Kevin: Obviously, immunotherapy is a wonderful alternative to chemo. There are no long‑term side effects that are shown in the research. The only thing I was told I would experience is basically a year of feeling crappy. I went ahead and I did it, and I definitely felt crappy for an entire year.
TheA2C: What kind of side effects did you experience?
Kevin: So, in December of 2011, I started treatment. It was a very hard month. I went to the hospital Monday through Friday to get hooked up to the machine, start the IV, and sit in the chair with everybody in the treatment ward. I was staying with my great aunt in Pittsburgh, and I would come home to her place and sit at this desk in the guest bedroom and write despite having chills and fever. I'd stop for dinner, around 6:30 to 7:00. When I couldn't stay up any longer, I took anxiety meds and passed out. Then I woke up in the morning and I did it all again.
TheA2C: Did the treatment change over time?
Kevin: It got a little easier after that month. I did the interferon injections on Monday, Wednesday, and Friday for the rest of the year. It's a much lower dose than I got in the hospital, but it still affected me a lot emotionally. They said interferon can cause depression, and it definitely did in my case. I was very sluggish, and I didn't want to do anything. I basically lay on the couch under a Snuggie for an entire year.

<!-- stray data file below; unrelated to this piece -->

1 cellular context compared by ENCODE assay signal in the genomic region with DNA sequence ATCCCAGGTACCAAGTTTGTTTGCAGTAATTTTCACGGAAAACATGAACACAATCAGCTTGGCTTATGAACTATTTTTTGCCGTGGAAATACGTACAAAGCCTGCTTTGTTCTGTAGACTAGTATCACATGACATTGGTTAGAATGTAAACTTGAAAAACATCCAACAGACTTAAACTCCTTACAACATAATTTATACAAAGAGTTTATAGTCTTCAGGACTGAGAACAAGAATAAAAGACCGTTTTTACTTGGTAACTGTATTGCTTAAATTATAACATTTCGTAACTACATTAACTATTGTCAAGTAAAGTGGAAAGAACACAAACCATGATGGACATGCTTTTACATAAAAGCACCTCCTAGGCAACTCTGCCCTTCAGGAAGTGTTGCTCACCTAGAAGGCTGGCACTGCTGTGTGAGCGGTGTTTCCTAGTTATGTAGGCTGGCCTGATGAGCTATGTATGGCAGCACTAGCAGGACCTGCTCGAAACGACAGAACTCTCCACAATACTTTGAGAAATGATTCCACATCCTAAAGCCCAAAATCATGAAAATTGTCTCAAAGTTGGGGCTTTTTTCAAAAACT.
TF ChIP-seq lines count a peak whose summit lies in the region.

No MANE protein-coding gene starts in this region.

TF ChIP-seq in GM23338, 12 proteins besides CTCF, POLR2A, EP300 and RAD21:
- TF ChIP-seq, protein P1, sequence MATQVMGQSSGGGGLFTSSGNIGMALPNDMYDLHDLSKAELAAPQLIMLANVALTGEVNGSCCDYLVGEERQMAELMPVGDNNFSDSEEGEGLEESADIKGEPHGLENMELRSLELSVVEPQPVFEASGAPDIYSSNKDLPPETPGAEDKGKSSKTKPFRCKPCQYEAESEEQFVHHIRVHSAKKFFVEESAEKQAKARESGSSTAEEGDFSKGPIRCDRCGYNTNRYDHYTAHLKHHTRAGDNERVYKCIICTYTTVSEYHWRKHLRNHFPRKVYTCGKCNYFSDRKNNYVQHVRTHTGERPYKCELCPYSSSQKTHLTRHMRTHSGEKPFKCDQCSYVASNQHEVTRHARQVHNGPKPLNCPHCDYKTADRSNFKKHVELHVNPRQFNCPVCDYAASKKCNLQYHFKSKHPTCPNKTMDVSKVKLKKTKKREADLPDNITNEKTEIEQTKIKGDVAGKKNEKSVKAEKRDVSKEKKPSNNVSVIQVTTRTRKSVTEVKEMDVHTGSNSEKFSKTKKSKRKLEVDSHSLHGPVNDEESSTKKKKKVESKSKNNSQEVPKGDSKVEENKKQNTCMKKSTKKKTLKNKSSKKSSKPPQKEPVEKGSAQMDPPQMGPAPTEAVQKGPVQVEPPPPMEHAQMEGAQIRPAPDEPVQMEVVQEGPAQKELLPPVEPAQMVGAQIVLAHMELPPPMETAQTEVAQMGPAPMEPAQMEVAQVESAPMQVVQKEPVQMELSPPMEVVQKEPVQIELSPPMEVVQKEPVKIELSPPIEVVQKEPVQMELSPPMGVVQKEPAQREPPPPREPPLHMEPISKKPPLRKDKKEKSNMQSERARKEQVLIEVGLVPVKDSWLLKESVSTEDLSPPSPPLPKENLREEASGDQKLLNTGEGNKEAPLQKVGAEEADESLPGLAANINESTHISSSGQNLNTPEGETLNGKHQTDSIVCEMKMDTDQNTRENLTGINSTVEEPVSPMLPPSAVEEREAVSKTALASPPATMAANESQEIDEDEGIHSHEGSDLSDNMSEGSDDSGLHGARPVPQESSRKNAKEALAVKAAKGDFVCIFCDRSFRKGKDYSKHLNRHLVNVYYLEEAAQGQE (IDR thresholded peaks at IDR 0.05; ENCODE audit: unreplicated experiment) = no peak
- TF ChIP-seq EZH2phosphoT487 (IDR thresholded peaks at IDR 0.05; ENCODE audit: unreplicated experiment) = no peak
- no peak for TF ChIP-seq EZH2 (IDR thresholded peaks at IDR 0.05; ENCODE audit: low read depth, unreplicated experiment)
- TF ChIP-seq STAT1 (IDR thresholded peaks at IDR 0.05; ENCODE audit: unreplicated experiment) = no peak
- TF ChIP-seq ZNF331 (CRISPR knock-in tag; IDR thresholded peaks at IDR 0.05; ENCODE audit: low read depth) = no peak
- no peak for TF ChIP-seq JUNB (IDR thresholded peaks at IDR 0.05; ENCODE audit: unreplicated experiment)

TheA2C: Did writing help you during this time?
Kevin: Writing for me was a wonderful outlet, and I resisted it for a really long time. It's like self‑therapy. I wrote my first story in first grade, so it's something I've been doing forever. I grew up in a very middle‑class, normal household, where my parents said, “You have to grow up and get a real job.” I never really considered writing as an actual source of income until later on in life. That's what I'm doing now, and it's my goal only to do that.
It's very rare that I'll sit down and be like, "I'm really excited to write this post about how terrible my life was at this point," but it really does help. As soon as you start writing, you get in the groove. The other day I started to write this new post, and I literally cried. But it's better than the alternative. You're getting out all of the emotions, all of the darkness, instead of keeping it in, and letting it build up, and letting it consume your life. I'm hoping that if a reader is going through something similar, they'll commiserate. Maybe it'll help them.
TheA2C: Has cancer changed your outlook on life?
Kevin: If it weren't for all the bad parts of cancer, everybody would really benefit from it. I hope I can use that perspective in the future— like not getting angry about things, letting things go, being able to realize what's important. Sometimes I find myself going back to my normal mode of operation, getting frustrated about commuting, etc., but then I remember, "Wait, you almost died once. What are you worried about?"
Kevin Lankes is a writer living in New York City. His memoir, entitled Metastatic Memories, was published in 2014. You can follow him on Twitter @KevinLankes and read his blog at http://www.lankeswords.com/.